Evaluation of Galleria mellonella larvae for measuring the efficacy and pharmacokinetics of antibiotic therapies versus Pseudomonas aeruginosa infection.

Lucy Hill, Neyme Veli, Peter John Coote

Research output: Contribution to journalArticlepeer-review

85 Citations (Scopus)

Abstract

The aim of the study was to determine if Galleria mellonella larvae can be used: (i) as an in vivo infection model for Pseudomonas aeruginosa, and (ii) for evaluating the pharmacokinetics and efficacy of anti-pseudomonal antibiotics. Two strains of P. aeruginosa were employed, NCTC10662 (antibiotic susceptible) and NCTC13437 (multi-drug resistant). Larvae were infected with increasing doses of either P. aeruginosa strain to investigate the effect of inoculum size on survival. Subsequently, infected larvae were treated with a range of antibiotics to examine whether these agents were effective against P. aeruginosa infections in vivo and if the efficacy of these drugs matched the known susceptibilities of each bacterial strain. Larval burden of P. aeruginosa was also determined after infection and treatment with cefotaxime. Pharmacokinetic properties of the antibiotics tested were measured using a well-diffusion assay to determine the concentration of antibiotics in larval haemolymph over time. G. mellonella larvae were sensitive to P. aeruginosa infection and increasing inoculum doses of live cells resulted in greater larval mortality. Heat-killed bacteria had no detrimental effect on survival. Antibiotic efficacy versus P. aeruginosa-infected G. mellonella correlated with the measured in vitro sensitivities of the two strains tested. The therapeutic benefit arising from administration of cefotaxime correlated with reduced burden of bacteria present in the haemolymph. There was clear correlation between the measured antibiotic pharmacokinetics and the therapeutic effect. This study strongly supports the future application of the G. mellonella infection model to initial studies of novel anti-pseudomonal treatments.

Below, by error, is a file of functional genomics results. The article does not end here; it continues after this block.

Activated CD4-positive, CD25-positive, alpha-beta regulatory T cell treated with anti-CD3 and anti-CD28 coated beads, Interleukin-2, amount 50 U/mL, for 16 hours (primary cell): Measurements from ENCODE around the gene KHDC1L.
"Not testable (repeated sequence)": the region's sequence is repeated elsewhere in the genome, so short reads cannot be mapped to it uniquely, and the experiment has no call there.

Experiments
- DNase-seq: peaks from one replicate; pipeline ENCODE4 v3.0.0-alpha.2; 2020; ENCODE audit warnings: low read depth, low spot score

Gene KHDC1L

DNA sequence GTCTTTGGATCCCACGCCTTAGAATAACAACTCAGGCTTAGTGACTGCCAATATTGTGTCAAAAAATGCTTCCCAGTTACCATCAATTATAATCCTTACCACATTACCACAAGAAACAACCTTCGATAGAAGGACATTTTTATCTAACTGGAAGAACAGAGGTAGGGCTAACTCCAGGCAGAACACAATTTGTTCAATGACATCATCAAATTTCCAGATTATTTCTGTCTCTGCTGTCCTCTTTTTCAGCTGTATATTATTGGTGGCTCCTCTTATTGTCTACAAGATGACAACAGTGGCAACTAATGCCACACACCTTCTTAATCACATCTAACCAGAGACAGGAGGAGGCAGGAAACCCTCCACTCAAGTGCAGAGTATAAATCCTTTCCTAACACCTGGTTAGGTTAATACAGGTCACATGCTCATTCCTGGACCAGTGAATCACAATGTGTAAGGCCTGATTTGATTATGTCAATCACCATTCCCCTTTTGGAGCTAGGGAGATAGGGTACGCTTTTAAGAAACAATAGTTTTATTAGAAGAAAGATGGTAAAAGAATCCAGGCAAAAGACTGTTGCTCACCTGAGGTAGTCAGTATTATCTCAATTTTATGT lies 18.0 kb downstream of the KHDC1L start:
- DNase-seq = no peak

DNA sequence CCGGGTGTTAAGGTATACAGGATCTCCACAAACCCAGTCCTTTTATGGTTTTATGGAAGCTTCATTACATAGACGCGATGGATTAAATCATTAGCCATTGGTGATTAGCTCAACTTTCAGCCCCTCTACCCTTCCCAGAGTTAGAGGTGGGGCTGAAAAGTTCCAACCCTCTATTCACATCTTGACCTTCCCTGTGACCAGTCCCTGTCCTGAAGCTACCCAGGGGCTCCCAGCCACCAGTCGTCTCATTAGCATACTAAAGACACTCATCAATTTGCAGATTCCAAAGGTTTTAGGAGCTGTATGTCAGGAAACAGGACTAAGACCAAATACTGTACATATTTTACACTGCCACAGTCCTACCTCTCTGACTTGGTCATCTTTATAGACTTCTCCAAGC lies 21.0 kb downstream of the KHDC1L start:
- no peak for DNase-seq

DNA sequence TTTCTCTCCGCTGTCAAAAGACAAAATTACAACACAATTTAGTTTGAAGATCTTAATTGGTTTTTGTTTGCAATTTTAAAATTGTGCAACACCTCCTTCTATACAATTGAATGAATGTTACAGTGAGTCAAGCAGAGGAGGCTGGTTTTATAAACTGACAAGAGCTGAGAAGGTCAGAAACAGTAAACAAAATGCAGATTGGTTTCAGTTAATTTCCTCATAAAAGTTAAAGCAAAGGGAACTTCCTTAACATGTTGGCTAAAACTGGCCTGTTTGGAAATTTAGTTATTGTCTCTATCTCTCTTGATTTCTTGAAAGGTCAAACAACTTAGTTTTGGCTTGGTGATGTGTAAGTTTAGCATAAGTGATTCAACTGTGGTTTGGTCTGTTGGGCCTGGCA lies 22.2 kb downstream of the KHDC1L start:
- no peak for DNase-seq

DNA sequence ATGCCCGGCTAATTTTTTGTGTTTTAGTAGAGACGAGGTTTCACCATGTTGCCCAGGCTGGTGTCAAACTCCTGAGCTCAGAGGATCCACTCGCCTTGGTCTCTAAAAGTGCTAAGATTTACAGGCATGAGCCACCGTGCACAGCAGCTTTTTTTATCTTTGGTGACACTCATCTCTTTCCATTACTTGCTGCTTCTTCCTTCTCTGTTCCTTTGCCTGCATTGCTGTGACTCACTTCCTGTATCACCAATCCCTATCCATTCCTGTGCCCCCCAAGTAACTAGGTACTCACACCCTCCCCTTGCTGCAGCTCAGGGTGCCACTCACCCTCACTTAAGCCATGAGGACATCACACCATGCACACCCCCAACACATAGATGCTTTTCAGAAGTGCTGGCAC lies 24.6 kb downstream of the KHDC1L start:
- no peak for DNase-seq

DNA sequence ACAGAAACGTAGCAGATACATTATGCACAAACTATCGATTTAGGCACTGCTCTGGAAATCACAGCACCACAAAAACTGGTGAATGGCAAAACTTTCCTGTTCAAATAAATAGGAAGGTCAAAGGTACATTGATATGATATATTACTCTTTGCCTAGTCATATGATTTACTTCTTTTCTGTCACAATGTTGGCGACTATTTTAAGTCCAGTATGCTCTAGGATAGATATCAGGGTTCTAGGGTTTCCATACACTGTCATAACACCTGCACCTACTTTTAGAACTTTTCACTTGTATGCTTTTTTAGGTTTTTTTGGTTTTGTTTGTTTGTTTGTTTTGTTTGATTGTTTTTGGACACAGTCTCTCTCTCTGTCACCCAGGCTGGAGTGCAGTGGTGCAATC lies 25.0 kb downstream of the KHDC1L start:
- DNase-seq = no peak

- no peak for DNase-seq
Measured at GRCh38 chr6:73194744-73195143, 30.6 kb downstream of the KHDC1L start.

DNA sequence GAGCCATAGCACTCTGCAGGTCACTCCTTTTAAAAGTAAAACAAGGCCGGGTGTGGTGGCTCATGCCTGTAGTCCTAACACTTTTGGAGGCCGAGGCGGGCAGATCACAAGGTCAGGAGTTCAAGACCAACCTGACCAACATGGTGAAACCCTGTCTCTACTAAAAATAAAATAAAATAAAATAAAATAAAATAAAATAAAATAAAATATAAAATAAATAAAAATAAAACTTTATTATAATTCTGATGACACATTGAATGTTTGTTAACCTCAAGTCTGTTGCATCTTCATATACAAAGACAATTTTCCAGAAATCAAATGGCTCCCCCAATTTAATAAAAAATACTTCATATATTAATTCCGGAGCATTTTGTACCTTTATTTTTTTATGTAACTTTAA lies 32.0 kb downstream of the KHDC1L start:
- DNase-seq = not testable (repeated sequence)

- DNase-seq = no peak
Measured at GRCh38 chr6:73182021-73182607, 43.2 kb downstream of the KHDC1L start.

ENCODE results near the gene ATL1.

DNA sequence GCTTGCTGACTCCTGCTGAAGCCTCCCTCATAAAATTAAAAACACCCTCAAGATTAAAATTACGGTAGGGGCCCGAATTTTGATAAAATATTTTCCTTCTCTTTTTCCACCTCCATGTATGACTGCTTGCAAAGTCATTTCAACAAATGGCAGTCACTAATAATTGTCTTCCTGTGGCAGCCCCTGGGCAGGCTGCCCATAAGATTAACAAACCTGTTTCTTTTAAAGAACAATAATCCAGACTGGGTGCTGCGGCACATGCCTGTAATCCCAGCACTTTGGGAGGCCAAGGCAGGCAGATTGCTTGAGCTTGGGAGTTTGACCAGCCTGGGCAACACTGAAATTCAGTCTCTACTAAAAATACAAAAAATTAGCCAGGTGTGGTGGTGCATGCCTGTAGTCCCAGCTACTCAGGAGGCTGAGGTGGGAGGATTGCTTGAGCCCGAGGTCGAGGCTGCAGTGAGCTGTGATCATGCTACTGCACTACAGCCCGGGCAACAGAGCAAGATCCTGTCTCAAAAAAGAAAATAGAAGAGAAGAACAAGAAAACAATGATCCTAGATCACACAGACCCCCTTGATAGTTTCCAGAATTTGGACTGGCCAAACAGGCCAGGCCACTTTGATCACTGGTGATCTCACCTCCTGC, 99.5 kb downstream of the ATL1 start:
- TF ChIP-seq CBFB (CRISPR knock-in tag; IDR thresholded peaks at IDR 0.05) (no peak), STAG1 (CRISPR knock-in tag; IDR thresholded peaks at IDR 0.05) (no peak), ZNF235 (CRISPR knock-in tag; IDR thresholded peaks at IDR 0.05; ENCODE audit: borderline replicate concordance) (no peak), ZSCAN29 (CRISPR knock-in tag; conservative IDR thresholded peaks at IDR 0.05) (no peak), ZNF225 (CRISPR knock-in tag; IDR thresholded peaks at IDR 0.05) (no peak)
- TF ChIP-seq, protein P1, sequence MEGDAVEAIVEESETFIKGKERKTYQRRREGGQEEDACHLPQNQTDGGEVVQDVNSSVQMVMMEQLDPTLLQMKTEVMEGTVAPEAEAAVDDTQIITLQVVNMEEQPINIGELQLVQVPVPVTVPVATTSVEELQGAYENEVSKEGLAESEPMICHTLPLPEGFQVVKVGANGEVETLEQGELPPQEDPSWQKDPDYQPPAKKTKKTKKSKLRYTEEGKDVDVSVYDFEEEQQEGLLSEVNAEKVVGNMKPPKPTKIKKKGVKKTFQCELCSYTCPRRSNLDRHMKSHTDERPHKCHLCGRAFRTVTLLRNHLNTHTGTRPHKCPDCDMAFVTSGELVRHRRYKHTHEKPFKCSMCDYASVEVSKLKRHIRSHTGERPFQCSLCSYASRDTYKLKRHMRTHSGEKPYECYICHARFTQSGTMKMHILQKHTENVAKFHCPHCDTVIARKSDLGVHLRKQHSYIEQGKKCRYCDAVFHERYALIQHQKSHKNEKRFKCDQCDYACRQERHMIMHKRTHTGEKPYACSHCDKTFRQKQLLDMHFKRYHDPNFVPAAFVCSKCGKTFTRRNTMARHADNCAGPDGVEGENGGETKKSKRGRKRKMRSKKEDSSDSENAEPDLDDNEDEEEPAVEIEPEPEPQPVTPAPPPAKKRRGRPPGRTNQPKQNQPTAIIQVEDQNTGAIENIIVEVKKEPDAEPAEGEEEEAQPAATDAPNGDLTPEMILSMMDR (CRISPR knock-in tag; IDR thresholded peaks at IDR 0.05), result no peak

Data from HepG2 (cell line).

Original languageEnglish
Pages (from-to)254-261
JournalInternational Journal of Antimicrobial Agents
Volume43
Issue number3
Early online date2 Dec 2013
DOIs
Publication statusPublished - Mar 2014

Keywords

  • resistance
  • cystic fibrosis
  • Gram –ve infection
  • insect infection model
  • hospital acquired infection

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